Orphaned by smallpox, young Lancashire country lady Fanny Hill cheerfully accepts her friend Esther Davies's offer to join the London 'working girls' with Mrs. Brown, a madam who recruits ...
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Orphaned by smallpox, young Lancashire country lady Fanny Hill cheerfully accepts her friend Esther Davies's offer to join the London 'working girls' with Mrs. Brown, a madam who recruits her as charmingly fresh enough to wait, in-living, on gentlemen. The first night, her room- and bed-mate Phoebe starts her sexual 'education', next she revels in being fitted her first-ever fancy frock. Her first 'client', Mr. Crofts, is neither naive nor attractive, rather a paying old rapist who isn't satisfied. Then the party scene, where men are younger and more charming. Handsome merchant's son Charles Standing declares love at first sight and offers to take Fanny away. After a few heavenly days of young love, they intend to demands Sir's blessing for their marriage, but as the ogre actually was her unsatisfied customer, Charles is made to choose between her and his future and leaves for colonial India. Being destitute, Fanny accepts becoming the kept woman of Mr. H., an earl's wealthy brother, ... Written by
Although the word "fanny" is nowadays widely used as British slang for the female genitals, and has been since the 19th century, this connotation was unknown at the time when John Cleland wrote his novel. Consequently, lines such as Mrs Coles's "Be gentle with my little Fanny, sir" would not have been seen as double-entendres. See more »
When Mr. Norbert dies at climax after making love to Fanny, he collapses on top of her, falling toward her left side. But in the next shot while she is calling for help, he is collapsed on her right. See more »
[Mr. Crofts sees Fanny Hill for the first time and looks lustfully at her]
Very pretty. Very pretty. Come here, my dear. So you're fresh from the country, are you, Fanny?
And as innocent as the day she was born. That's guaranteed, warranted, signed and sealed, sir. The genuine article.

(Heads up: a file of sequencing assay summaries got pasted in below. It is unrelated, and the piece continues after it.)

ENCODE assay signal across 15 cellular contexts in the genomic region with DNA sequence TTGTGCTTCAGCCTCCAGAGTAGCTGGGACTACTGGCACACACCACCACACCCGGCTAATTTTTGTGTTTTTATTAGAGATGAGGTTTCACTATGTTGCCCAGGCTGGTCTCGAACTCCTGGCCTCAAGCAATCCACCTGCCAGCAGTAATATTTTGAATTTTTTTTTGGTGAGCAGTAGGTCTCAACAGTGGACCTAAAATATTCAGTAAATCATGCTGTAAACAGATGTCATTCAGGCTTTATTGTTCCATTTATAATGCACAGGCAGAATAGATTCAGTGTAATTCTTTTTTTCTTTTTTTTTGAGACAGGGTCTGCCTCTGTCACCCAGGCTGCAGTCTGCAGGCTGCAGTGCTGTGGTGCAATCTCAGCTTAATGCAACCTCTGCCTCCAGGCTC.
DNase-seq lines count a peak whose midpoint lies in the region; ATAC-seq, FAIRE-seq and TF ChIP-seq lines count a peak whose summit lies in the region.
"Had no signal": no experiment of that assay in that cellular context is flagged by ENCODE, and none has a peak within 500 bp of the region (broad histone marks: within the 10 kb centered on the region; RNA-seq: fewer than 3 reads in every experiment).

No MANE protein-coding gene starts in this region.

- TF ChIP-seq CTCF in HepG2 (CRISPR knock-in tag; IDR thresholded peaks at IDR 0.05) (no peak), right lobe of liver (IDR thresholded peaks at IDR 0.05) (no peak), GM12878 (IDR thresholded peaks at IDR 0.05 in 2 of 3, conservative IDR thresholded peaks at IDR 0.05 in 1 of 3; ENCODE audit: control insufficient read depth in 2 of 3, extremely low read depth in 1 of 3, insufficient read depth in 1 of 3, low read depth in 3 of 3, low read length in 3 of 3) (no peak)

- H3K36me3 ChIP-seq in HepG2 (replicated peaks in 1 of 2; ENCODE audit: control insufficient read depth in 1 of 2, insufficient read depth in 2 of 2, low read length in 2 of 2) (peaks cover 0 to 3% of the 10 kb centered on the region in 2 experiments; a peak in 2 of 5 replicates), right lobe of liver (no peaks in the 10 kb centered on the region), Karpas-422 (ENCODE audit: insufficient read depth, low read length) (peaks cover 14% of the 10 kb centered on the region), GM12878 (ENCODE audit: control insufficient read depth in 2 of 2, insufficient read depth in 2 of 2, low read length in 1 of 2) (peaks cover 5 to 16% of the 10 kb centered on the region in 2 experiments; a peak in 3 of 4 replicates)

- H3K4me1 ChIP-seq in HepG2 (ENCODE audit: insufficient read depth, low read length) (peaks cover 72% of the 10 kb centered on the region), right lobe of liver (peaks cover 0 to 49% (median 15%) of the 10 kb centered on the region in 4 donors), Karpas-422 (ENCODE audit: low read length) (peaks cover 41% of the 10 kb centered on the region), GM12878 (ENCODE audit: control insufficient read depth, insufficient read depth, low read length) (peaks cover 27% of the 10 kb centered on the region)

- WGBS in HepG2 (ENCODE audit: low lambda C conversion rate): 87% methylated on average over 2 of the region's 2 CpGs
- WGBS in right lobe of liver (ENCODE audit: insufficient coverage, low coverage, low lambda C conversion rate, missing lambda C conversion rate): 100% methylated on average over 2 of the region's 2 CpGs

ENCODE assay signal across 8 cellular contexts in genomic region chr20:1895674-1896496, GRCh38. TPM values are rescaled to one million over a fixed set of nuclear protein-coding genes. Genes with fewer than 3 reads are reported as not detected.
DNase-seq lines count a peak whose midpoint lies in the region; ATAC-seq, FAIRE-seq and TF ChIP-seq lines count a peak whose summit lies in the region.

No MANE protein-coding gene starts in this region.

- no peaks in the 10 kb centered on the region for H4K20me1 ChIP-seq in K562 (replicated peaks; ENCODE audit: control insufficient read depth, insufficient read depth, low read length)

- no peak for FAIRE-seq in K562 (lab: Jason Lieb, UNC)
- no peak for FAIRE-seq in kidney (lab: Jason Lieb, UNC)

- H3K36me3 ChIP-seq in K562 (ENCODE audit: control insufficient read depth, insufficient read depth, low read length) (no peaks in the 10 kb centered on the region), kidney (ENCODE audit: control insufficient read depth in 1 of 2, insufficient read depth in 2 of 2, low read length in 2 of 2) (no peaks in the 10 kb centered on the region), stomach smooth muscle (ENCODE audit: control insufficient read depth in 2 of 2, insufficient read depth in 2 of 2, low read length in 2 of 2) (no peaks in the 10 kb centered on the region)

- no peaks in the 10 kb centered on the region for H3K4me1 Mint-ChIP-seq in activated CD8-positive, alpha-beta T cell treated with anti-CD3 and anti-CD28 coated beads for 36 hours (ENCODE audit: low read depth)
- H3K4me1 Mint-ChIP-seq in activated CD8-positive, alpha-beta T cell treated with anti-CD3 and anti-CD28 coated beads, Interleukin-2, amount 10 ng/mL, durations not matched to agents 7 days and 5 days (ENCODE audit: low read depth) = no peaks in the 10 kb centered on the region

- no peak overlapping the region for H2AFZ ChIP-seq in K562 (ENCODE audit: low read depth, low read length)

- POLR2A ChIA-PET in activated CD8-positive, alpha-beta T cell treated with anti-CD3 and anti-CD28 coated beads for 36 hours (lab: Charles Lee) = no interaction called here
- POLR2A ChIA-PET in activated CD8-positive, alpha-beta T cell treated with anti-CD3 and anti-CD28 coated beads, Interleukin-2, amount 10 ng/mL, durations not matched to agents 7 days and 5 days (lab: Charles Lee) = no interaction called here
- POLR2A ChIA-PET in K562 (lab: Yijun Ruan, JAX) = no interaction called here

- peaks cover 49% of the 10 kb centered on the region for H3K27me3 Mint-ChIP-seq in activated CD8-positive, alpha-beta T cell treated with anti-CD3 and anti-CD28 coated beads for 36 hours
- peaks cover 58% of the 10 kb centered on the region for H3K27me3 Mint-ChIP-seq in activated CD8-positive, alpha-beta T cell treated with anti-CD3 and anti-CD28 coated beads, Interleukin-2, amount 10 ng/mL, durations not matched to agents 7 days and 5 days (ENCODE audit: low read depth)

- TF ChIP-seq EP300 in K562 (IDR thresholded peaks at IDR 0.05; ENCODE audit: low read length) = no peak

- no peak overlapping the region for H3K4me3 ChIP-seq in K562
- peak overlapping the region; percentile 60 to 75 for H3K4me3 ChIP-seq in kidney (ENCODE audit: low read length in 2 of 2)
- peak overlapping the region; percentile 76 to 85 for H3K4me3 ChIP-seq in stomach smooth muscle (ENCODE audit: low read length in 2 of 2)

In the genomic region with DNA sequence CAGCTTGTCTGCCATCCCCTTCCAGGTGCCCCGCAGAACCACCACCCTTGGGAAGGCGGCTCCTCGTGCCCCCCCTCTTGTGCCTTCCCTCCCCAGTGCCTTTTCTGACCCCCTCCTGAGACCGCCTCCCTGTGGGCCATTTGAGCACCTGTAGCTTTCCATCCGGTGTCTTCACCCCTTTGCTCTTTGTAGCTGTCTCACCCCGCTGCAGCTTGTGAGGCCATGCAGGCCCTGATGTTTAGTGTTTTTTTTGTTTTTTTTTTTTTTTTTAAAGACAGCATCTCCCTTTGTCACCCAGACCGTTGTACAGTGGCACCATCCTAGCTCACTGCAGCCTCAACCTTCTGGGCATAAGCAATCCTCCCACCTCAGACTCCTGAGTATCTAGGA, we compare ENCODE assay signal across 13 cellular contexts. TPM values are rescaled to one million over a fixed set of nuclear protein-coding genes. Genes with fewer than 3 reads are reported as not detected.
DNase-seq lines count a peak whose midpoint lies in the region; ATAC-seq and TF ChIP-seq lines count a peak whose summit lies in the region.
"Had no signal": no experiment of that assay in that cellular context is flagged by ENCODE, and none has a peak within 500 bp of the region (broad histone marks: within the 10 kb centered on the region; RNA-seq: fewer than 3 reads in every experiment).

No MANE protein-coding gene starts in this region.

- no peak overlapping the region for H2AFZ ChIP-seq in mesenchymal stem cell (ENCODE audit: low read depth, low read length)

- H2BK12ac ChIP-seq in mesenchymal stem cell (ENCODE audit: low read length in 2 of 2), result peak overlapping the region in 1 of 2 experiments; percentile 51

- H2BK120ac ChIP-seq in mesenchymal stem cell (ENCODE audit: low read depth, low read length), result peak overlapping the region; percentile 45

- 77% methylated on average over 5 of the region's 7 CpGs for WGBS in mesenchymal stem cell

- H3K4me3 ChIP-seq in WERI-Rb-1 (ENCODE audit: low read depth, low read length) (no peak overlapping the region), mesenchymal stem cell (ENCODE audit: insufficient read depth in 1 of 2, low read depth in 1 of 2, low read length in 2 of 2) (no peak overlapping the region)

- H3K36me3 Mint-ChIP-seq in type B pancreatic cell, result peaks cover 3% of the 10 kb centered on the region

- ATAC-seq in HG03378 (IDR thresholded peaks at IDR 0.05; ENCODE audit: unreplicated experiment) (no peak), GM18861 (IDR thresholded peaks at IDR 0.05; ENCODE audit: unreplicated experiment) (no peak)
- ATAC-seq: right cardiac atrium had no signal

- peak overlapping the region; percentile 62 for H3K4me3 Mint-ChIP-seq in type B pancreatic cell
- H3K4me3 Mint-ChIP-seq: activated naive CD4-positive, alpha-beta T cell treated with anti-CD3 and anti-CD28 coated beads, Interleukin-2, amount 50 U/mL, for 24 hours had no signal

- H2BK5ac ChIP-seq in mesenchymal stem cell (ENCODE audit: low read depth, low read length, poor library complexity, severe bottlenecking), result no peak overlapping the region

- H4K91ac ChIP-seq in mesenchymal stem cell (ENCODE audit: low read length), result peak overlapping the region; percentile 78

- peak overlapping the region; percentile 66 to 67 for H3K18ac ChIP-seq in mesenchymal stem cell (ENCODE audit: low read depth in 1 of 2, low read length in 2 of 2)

[whispers to Mr. Crofts]
And down below I guarantee you'll find she's as tight as the Chatsworth lock on the national safe deposit.
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Seemingly wealthy Fanny Hill (Rebecca Night) is writing her life story and explaining it to the audience. After the death of her parents, the poor simple country girl follows acquaintance Esther Davis to London Town. Unbeknownst to Fanny, Esther sells her to Mrs. Brown (Alison Steadman) who runs a brothel. Phoebe introduces her to sex and she is led into the world of prostitution. She and young nobleman client Charles Standing fall in love and they run away. They live happily renting a love nest from landlady Mrs. Jones. She loses her virginity to him. She's introduced to Charles' father but she recognizes him. Charles is taken and sent off to the far east by his father. Fanny has a miscarriage. Mrs. Jones threatens her with debtors' prison and forces her to take Mr. H (Hugo Speer) as her client.
This BBC mini-series tries to take the 18th century erotic literature seriously as a costume drama. It's sorta like taking 50 Shades after 200 years and treating it like Shakespeare. As such, I would rather skip the construction of Fanny telling her own story. It takes away from the drama and injects a lighter tone. There is no danger since her final state is revealed right away. Fanny Hill is more known as light erotica of its time. The acting is perfectly fine. While there is nudity, this tries to be more real and it's not such an erotica. I doubt the material works best this way. I am fine with attempting to make Fanny darker fare but this is TV and it's not doing that anyways.
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